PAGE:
Plant Power Printing

Recently, I’ve been trying out alternative processes. I didn’t know there were so many ways to print images outside of the darkroom and without a printer!

Initially, I was at a complete loss, what to do but then I discovered the website alternativephotography.com that introduces many techniques and processes. Also, the book Experimental Photography: A Handbook of Techniques is a very good and interesting read.

I decided to start with processes that seemed easy to achieve in my own home. The sun was out (which is not too often the case in London) and I didn’t have a chance to shop for any chemicals and other ingredients. So my first choice had to be Anthotypes and the Chlorophyll process. Both work on the basis that plant extracts and chlorophyll change in the sun.

In Anthotypes you basically cover paper (or fabric) in natural plant extracts and expose them as a contact print in the sun. That’s all. No developing, no washing, no fixing, no chemicals. So I rummaged through my vegetable drawer and decided to use up some fresh spinach and some limp raw beetroot. I cut them up and squeezed them with pestle and mortar with a bit of rum (the only higher percentage alcohol I could find). Then I strained them through a tea sieve. Apparently, you could add just water or even oil instead of the alcohol, but I didn’t try that.

Then I brushed the ‘emulsion’ on paper and fabric and let it dry in the dark. As soon as they were fully dry I placed objects and negatives ( I did not have any acetate at that point) on them, covered them with a glass plate and put them out in the sun.

After a whole day in the sun I had quite good results. The exposed areas were bleached by the sun whereas the covered areas retained most of their colour. The photograms worked really well, the negatives were too detailed and didn’t really show. Also, it was easier to print on paper than on cotton fabric. Oh, and I realised that whatever you use for a photograph needs to be really flat. That way the glass plate can sit better on the paper and also the sun will cast tiny shadows that move with the different positions of the sun and hence blur the outlines a bit. Also, with this process it is better to work from positives as the exposed areas become lighter and not darker as in most  other processes. You can use any kind plant products, from spices over flower petals to fruit and vegetables and they will result any many different colours from yellow over pink and green to purple.

 

Parallel to that I decided to try an even easier process (or so I thought). For the Chlorophyll process you print directly with and on a leaf. All I had to do was to put a negative on a big enough leaf and sandwich them between two glass plates ( or in a contact frame) and leave out in the sun. Saying that, there are artists who produce incredible images through this process.  Binh Danh, for example, printed in his Immortality series images of the Vietnam War into and onto the leaves of tropical plants. Ackroyd and Harvey use Chlorophyll for huge and very impressive images.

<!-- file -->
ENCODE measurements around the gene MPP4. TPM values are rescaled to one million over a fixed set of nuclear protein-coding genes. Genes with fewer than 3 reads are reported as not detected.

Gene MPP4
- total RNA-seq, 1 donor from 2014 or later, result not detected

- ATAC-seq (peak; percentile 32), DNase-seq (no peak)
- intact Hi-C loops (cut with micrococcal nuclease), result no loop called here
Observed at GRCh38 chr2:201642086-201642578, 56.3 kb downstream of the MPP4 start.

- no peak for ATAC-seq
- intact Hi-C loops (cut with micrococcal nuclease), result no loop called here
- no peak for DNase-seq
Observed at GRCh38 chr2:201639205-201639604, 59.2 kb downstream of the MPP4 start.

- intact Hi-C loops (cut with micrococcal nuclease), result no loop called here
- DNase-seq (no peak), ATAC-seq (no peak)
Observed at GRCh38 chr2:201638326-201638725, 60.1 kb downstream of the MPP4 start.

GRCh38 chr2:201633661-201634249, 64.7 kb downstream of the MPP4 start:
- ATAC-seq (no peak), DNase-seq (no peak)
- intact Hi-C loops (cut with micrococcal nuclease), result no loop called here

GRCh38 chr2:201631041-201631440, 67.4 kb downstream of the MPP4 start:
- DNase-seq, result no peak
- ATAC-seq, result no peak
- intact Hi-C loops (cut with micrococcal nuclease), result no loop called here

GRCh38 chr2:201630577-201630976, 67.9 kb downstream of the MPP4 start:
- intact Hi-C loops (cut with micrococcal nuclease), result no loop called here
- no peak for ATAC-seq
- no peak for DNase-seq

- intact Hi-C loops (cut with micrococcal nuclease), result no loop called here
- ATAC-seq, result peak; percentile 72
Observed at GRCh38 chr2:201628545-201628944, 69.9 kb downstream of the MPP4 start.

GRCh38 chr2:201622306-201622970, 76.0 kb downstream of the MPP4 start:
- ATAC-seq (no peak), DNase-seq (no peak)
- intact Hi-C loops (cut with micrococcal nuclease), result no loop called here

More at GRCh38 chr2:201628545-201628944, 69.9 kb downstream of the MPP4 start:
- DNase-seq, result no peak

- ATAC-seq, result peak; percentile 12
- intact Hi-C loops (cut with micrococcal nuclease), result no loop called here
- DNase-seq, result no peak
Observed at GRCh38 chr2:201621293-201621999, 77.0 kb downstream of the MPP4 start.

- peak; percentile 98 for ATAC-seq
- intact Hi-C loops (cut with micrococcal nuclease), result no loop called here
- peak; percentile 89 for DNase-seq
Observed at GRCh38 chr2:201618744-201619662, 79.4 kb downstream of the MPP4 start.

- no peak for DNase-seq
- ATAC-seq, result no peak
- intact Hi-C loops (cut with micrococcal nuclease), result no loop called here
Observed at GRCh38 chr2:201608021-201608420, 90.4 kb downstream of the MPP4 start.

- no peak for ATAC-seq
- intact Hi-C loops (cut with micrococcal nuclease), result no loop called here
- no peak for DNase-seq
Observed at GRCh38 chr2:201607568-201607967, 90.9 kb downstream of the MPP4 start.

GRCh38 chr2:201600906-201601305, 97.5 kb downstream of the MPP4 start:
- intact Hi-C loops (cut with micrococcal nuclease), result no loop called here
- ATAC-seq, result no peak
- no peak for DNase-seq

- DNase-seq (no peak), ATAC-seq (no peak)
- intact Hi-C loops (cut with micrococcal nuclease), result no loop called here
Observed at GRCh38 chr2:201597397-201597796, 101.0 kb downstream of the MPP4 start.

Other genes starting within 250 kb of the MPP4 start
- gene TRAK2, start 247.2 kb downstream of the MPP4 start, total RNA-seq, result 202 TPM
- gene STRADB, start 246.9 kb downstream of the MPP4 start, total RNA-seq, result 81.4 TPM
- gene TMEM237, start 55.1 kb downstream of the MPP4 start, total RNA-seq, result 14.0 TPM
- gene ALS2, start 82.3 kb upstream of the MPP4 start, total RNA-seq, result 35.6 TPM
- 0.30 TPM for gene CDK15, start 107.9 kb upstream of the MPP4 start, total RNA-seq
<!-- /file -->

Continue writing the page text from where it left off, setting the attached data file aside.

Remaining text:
I tried two different leaves. One was my spinach, again. I placed it on a mirror (for lack of more glass plates) and covered it with a glass plate.

For the other one I used a leaf of hydrangea which I sandwiched between two glass plates. I let part of the leaf stick out to be able to ‘feed’ it some water. I had read that this should be done, but it was really difficult to do and even after I gave up, it didn’t seem to do the leaf any harm.

I left them outside in the sun for what felt like forever. I moved them with the sun to get as much exposure as possible. After about 3 days I started to see a picture on the hydrangea leaf. This is when I realised that using two glass plates was really handy as I could see the back of the leaf easily without moving the glass plates or negative and the exposed image did show through the leaf. Again, a positive transparency would have worked better as the exposed areas become lighter.

Also, the hydrangea leaf worked much better as it probably does not contain as much water as spinach. It looked like it dried between the glass plates, with most of the leave turning brown and the image showing in black. At some point I thought it might be part of the negative emulsion being transferred onto the leaf… The spinach leaf however, gently cooked during those days in the sun until it was quite soggy and smelly. When I tried to take the glass plates apart it was very delicate and tore very easily. I decided to just leave it on the mirror to dry and then try and remove it once dried. Didn’t work. Most of the leaf just stuck to the mirror and tore when I tried to remove it. And the smell!

Both processes were fun to try and did not involve much hassle or mess. They are probably great to do with kids although waiting for the image to develop might exceed their patience…

Another drawback certainly is that the images will fade. As there is no fixing and the emulsion reacts to UV light, the images are not really suitable for display. You could always take a photograph of them, of course. Or just keep them in an album…

I certainly got a taste for experimental processes and will happily share my experience with you!

 

 

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